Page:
FIG. 6 is a sectional elevation, on an enlarged scale with parts broken away for clarity, of the waterbed mattress of FIG. 1, illustrating one possible configuration of the mattress;
FIG. 7 is a sectional elevation similar to FIG. 6 illustrating a second possible configuration of the mattress;
FIG. 8 is a sectional elevation similar to FIG. 6 illustrating the insulating layer effect in the mattress of the present invention;
FIG. 9 is a sectional elevation, similar to FIG. 6, showing another alternative embodiment of the waterbed mattress of the present invention;
FIG. 10 is a sectional elevation, similar to FIG. 6, illustrating a third possible configuration of the mattress;
FIG. 11 is a top plan view, on an enlarged scale with parts broken away for clarity, of the mattress of FIG. 1; and
FIG. 12 is an exploded view, with parts broken away for clarity, of a further embodiment of the present invention.
FIG. 13 is a sectional view on an enlarged scale illustrating the air cushion construction of the embodiment of FIG. 12.
Similar reference characters indicate similar parts throughout the several views of the drawings.
Turning to the drawings and more specifically to FIGS. 1 and 2, a waterbed mattress 11 of the present invention includes a vinyl watertight bladder 13 for holding water. Except as noted below, bladder 13 is of standard waterbed mattress construction. The watertight bladder 13 has a top 15, a bottom 17, and sides 19 when inflated with water through a water inflation valve 21 (valve 21 is also of standard construction).
The mattress also includes an inflatable air cushion 23 disposed on the top 15 of bladder 13. Air cushion 23 is formed in combination with top 15 by a single sheet 25 of vinyl which is secured to top 15 by radio frequency sealing completely around the periphery of the air cushion. (Alternatively, air cushion 23 is formed from two separate sheets of vinyl.) Since sheet 25 is substantially the same length and breadth as bladder 13, this forms an airtight air cushion covering the entire top of the waterbed mattress. Sheet 25 includes an orifice 26 for accommodating the bladder inflation valve 21.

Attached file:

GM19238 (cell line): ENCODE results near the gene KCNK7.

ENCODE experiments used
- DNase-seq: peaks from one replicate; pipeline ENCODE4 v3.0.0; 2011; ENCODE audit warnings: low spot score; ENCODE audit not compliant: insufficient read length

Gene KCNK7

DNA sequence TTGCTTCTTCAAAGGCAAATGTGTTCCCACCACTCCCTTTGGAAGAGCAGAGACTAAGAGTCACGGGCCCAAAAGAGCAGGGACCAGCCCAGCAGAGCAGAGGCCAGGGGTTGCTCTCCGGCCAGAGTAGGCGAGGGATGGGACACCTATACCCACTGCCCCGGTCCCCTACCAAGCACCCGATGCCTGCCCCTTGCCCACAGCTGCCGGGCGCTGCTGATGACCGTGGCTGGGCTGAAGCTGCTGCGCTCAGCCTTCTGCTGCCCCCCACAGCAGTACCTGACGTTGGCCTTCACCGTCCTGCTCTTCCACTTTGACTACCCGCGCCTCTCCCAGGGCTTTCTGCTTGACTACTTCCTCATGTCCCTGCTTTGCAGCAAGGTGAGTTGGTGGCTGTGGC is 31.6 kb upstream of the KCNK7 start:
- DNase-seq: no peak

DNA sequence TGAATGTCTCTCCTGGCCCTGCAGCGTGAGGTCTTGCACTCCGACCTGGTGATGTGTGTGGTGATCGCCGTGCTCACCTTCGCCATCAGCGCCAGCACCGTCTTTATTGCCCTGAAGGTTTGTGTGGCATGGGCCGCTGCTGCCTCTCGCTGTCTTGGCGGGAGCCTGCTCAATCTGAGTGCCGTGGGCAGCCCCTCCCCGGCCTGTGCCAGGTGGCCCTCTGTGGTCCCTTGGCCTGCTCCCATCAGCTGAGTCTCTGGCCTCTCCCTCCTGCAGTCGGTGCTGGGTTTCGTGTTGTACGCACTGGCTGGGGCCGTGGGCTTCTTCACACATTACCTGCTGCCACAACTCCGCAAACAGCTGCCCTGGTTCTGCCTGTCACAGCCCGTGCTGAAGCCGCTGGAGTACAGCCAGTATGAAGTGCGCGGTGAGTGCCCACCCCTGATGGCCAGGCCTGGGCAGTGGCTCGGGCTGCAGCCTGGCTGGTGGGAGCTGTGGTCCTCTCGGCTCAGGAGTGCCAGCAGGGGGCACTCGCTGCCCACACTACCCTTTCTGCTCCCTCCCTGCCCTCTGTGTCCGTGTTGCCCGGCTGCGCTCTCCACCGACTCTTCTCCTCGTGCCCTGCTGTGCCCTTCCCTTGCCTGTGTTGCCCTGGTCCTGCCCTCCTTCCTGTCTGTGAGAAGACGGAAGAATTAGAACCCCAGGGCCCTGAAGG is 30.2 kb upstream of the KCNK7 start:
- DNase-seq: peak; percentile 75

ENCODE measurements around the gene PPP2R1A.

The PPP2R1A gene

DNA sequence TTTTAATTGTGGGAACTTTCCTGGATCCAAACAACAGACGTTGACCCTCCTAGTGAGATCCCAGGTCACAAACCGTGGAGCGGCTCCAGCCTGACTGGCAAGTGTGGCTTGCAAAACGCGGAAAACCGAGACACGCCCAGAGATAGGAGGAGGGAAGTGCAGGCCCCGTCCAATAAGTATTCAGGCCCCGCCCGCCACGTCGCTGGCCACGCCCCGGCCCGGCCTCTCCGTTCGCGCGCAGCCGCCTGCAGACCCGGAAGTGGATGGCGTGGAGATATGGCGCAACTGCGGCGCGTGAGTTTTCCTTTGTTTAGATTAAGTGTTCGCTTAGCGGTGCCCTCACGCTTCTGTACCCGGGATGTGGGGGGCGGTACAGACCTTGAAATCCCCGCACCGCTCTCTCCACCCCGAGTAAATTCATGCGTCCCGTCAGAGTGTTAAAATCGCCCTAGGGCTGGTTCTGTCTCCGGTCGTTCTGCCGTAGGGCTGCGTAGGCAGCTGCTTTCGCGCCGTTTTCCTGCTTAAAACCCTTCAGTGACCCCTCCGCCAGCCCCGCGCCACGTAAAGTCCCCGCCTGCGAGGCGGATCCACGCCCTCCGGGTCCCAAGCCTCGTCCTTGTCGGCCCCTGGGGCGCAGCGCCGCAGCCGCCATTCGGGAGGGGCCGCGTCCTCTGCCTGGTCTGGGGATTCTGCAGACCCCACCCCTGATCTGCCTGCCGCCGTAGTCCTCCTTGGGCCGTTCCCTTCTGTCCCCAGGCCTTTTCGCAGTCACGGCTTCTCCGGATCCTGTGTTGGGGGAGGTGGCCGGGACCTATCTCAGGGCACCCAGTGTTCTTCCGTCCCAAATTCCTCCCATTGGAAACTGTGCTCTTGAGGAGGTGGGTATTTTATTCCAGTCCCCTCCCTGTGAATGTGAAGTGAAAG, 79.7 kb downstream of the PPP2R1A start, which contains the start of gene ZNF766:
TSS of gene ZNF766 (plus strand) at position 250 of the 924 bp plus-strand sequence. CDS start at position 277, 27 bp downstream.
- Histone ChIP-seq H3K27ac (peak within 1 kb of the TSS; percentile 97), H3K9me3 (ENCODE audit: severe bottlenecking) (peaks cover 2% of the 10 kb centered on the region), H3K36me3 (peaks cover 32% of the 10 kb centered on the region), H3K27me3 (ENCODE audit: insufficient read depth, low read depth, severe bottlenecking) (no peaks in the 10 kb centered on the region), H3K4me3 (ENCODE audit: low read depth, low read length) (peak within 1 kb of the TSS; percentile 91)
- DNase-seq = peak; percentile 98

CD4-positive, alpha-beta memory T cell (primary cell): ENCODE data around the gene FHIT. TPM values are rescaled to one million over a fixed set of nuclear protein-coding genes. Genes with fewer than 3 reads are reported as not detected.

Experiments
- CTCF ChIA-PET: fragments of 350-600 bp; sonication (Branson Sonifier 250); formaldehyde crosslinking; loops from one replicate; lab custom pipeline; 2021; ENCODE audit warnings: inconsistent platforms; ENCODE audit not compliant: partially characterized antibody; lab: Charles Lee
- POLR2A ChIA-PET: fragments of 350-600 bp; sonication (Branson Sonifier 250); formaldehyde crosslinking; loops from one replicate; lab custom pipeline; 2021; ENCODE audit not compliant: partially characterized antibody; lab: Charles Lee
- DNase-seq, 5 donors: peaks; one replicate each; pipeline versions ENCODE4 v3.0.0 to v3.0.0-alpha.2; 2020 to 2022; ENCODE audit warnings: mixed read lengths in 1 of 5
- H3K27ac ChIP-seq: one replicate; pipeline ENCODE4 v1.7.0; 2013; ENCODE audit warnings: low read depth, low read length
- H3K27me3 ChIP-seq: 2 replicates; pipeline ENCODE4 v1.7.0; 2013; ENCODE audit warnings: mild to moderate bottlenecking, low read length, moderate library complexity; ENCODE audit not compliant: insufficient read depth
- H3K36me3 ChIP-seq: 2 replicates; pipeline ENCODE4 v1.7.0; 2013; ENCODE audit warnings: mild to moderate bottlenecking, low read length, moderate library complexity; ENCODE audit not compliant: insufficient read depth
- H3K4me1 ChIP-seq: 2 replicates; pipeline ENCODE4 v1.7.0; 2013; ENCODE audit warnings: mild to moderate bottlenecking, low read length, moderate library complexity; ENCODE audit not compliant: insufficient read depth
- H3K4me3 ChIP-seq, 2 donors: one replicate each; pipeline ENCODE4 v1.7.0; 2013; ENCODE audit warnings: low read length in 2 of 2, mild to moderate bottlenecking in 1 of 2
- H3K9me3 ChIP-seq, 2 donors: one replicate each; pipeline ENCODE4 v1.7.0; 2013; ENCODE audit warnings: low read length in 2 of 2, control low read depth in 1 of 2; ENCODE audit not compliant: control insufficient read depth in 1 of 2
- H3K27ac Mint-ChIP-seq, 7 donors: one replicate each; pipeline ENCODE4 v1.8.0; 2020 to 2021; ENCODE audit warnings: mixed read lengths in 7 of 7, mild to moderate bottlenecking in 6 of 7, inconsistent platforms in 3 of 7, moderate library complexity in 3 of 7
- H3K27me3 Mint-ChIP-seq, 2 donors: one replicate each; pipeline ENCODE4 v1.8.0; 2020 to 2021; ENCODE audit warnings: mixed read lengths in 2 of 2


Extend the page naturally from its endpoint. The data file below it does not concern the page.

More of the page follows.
Thus, the air cushion 23 is formed of two layers, one of which is optionally top 15 of bladder 13.
In addition to the peripheral seal, vinyl sheet 25 is sealed to bladder top 15 at a plurality of locations 27 inside the periphery of the air cushion. These seals 27 do not divide the air cushion into separate airtight regions, but instead merely tack down sheet 25 to bladder top 15 at a plurality of locations. Although these seals are shown in FIG. 2 as having a circular shape, other shapes, such as "diamond" shapes, are also acceptable. As can be seen more clearly in FIG. 3, when air cushion 23 is partially inflated with air, this tacked construction results in a soft, pillow-like or tufted appearance for the waterbed mattress as a whole. Because the air cushion is only partially inflated, vinyl sheet 25 between tacks is uneven, which provides a very soft "look" to mattress 11. This appearance is greatly superior to that of a plain vinyl sheet, yet is achieved merely with only two sheets of vinyl and air.
In addition to providing a pleasing appearance, seals 27 provide a plurality of paths 29 (FIG. 4) for the movement of air from place to place in the air cushion.
In addition to the seals mentioned above, mattress 11 may have additional seals (such as seal 33 and seals 35 and 37 shown in FIG. 5) which divide air cushion 23 into separate, individually airtight zones, each with its own air inflation valve 39. Seal 33, which extends longitudinally the length of mattress 11, divides air cushion 23 into two completely separated zones 41, 43. This "his and her" construction is especially desirable since it efficiently provides the capability of individual comfort adjustment for both users of a regular size bed.
Seals 35 and 37 (shown in phantom) can be added to further subdivide each side of the mattress of FIG. 5 into a head zone, a lumbar zone, and a foot zone. None that subdividing the mattress in this way allows for individual adjustment of the firmness of each zone without requiring any additional material other than the inflation valves 39 for each zone.